American Men & Women of Science profiles living persons in the physical and biological fields, as well as public health scientists, engineers, mathematicians, statisticians, and computer scientists. The information is collected by means of direct communication whenever possible. All entrants received forms for corroboration and updating. The information submitted by entrants is included as completely as possible within the boundaries of editorial and space restrictions. Entrants known to be deceased are noted as such and a reference to the previous edition is given. Entrants who are not citizens of the United States or Canada are included if a significant portion of their work was performed in North America.
American Men & Women of Science remains without peer as a chronicle of scientific endeavor and achievement in the United States and Canada. The volume, following the purpose of the original author, records educational, personal and career data which makes "a contribution to the organization of science in America" and "make men [and women] of science acquainted with one another and with one another's work."
The volume is available in electronic formats.
VAN NOSTRAND'S SCIENTIFIC ENCYCLOPEDIA, 9th Edition edited by Glenn D. Considine and Peter H. Kulik (Wiley-Interscience)
Chronicals significant scientific advancements with special attention to Life-Biosciences; Chemistry; Earth and Atmospheric Sciences; Energy Sources and Power Technology; Mathematics and Engineering Sciences; Medicine, Anatomy, and Physiology; Physics; Plant Sciences; Space and Planetary Sciences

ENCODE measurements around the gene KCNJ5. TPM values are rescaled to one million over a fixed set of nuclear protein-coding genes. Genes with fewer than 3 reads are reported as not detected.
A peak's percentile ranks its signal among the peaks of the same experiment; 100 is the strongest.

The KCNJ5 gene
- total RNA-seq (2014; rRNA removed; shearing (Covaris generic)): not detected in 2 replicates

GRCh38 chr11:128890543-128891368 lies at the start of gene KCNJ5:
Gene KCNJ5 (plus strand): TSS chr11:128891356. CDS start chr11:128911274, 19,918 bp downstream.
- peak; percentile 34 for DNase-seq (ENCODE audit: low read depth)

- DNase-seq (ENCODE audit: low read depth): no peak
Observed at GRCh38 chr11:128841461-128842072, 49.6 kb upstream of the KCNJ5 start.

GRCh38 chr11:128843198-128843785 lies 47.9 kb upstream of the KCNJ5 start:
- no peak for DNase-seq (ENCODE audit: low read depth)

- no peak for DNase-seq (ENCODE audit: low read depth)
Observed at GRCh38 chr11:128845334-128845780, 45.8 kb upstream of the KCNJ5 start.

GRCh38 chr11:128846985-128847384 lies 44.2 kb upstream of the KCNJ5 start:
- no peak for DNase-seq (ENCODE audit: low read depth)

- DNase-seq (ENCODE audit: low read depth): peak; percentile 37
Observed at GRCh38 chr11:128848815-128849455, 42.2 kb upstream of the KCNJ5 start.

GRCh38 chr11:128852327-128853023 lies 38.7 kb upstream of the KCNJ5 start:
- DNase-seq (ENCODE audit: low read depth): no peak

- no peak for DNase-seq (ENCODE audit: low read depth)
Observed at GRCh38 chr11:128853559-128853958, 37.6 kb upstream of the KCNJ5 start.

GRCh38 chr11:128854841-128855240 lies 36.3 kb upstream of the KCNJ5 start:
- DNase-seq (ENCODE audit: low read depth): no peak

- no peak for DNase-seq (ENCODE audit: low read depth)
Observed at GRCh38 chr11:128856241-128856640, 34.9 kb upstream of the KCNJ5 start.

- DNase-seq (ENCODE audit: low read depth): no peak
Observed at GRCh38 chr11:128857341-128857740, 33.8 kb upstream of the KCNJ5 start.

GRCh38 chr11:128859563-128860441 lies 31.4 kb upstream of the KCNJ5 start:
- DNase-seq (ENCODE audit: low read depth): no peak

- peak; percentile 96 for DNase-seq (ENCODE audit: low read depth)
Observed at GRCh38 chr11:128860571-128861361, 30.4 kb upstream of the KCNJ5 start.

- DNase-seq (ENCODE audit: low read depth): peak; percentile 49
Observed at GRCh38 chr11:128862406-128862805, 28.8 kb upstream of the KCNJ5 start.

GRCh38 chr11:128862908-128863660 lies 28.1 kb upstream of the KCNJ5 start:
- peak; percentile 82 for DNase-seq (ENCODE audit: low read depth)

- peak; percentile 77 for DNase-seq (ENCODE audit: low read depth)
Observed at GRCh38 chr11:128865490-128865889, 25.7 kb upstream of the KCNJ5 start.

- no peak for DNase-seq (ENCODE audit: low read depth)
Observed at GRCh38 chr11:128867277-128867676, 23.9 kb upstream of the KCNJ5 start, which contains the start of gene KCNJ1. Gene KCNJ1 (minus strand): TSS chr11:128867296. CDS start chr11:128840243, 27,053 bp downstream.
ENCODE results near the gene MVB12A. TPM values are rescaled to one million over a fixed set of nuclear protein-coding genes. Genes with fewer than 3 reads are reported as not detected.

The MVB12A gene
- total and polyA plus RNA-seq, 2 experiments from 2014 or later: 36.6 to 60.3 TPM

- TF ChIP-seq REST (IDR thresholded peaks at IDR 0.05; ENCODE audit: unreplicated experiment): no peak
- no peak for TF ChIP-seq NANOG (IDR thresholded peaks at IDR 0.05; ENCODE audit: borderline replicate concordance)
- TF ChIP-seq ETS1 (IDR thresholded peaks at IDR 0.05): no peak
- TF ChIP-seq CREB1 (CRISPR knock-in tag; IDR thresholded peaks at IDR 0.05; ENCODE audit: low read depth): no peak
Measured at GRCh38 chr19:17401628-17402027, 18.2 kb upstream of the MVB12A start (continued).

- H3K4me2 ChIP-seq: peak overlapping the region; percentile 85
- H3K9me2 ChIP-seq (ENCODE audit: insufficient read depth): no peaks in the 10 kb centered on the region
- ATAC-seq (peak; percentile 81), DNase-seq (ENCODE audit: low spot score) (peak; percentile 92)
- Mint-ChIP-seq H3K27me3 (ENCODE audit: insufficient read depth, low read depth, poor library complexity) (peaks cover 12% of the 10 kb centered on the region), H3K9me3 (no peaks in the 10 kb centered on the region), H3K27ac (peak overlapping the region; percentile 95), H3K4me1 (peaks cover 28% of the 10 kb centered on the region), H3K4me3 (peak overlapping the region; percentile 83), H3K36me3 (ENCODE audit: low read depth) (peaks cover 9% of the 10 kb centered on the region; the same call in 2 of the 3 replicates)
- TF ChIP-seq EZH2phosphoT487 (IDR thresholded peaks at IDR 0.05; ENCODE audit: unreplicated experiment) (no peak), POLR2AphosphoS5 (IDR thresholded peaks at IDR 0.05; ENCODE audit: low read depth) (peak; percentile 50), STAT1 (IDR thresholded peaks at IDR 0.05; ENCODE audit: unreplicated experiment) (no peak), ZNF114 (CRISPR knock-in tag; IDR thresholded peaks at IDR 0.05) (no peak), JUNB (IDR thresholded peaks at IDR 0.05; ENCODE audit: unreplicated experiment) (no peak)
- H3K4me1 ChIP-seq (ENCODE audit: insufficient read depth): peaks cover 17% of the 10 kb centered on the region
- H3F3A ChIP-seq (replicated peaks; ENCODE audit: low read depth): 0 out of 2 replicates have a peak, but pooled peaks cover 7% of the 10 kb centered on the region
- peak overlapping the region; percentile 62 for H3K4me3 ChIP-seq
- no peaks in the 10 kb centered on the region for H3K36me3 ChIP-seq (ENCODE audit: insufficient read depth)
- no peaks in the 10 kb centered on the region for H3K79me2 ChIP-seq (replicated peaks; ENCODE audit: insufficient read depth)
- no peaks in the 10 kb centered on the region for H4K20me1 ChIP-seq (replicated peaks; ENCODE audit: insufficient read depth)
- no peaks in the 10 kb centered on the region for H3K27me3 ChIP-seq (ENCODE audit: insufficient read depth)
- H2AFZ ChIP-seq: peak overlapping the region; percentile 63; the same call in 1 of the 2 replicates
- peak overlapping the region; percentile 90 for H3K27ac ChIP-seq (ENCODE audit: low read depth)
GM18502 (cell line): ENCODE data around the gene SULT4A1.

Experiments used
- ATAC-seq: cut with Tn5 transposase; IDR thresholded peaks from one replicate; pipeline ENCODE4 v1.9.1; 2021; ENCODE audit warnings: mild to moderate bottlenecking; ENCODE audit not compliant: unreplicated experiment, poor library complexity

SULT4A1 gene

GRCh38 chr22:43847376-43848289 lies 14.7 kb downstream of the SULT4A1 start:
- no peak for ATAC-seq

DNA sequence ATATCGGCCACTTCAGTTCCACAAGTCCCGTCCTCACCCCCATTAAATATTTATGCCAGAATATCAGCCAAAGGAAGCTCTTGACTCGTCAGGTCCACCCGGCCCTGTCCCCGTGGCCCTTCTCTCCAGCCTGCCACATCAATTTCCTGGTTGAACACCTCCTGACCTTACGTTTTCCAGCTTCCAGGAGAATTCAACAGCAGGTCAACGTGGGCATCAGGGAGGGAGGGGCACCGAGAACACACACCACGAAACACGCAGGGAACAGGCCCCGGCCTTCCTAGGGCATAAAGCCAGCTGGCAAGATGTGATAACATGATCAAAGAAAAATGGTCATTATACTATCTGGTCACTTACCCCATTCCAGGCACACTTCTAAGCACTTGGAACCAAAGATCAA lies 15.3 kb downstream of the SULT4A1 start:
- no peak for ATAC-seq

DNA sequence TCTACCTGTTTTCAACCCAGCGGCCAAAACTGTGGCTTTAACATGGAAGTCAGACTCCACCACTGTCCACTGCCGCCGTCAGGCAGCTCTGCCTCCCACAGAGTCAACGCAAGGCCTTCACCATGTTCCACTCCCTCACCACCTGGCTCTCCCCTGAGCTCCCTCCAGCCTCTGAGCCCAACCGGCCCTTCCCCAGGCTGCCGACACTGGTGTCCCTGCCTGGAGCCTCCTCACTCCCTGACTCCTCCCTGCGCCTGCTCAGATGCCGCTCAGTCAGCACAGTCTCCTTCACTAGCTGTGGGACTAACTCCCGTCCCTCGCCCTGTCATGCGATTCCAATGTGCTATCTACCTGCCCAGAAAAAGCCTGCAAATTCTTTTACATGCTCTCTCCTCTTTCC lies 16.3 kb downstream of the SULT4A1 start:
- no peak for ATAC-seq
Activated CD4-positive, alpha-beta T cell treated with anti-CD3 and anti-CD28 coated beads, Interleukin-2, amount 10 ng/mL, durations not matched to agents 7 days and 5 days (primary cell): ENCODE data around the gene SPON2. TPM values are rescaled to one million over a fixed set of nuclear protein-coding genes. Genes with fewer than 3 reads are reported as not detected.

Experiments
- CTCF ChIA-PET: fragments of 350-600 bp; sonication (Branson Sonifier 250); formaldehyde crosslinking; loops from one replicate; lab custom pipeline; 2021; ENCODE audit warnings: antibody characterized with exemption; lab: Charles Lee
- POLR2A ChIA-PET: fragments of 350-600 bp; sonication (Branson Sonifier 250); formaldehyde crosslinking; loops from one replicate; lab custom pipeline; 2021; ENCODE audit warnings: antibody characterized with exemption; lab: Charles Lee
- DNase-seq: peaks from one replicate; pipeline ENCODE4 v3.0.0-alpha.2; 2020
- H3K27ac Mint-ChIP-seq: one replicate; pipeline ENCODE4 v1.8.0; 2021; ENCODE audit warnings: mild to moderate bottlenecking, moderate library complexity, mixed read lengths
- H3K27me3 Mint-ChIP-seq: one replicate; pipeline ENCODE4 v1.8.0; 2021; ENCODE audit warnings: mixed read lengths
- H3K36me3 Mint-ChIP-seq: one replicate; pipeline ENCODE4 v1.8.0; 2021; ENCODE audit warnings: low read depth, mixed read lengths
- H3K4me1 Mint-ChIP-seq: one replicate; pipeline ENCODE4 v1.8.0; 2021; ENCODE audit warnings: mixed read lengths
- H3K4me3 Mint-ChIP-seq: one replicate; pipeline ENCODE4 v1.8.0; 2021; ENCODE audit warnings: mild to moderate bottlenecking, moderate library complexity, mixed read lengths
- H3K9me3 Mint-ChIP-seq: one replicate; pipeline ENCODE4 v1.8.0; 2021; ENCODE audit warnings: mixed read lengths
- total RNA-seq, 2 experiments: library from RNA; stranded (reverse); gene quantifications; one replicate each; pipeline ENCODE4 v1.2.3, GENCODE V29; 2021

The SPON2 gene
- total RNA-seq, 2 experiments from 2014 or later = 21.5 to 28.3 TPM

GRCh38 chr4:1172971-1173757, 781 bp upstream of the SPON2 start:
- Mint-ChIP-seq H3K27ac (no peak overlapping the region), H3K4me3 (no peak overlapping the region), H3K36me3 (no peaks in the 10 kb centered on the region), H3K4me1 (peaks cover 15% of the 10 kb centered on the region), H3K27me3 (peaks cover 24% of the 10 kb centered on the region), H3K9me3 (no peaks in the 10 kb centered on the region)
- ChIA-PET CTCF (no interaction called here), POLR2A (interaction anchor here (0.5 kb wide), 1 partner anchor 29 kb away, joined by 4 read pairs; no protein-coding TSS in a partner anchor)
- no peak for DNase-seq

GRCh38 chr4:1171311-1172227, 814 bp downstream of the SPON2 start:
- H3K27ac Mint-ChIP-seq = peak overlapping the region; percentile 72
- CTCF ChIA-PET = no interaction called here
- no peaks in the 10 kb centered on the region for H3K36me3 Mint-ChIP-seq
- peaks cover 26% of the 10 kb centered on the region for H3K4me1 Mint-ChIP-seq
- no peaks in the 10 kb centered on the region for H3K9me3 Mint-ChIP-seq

Continuing a proud tradition of excellence that dates back nearly seven decades to the First Edition, published in 1938, VAN NOSTRAND'S SCIENTIFIC ENCYCLOPEDIA now finds itself in the Information Age. Born before the Atomic Age and updated at intervals ever since, the book now finds itself in the Information Age, and much has changed. Indeed, so much has changed for this edition that, in answer to the first question of what is new, we might just as well ask: What isn't new?
With frequent, extensive revisions, this work has kept speed with advances in science throughout the 20th century and now the tradition continues into the 21st century with this landmark Ninth Edition. A concise, extensive, and accessible resource, VAN NOSTRAND'S SCIENTIFIC ENCYCLOPEDIA remains a reference work that contains comprehensive coverage of all areas of science including engineering, mathematics, and medicine.
Much of the existing material has been extensively revised, with new or completely rewritten articles in emerging technologies like genetics engineering and cloning, bioprocess engineering, astrobiology and the universe, artificial intelligence, AIDS and STDs, global warming, computer science and the Internet, and flat panel display technology. Each topic is discussed progressively, beginning with a simple definition expressed in plain terms, developing into a more detailed treatment, and augmented by additional reading suggestions containing both updated print and Internet references. Topics covered in VAN NOSTRAND'S SCIENTIFIC ENCYCLOPEDIA include animal science, anatomy, astronomy, atmospheric science, chemistry, chemical engineering, civil engineering, computer science, earth science, energy sources, information science, life science, materials, mechanical engineering, medicine, mining, physics, physiology, planetary science, structural engineering, and a host of other subjects.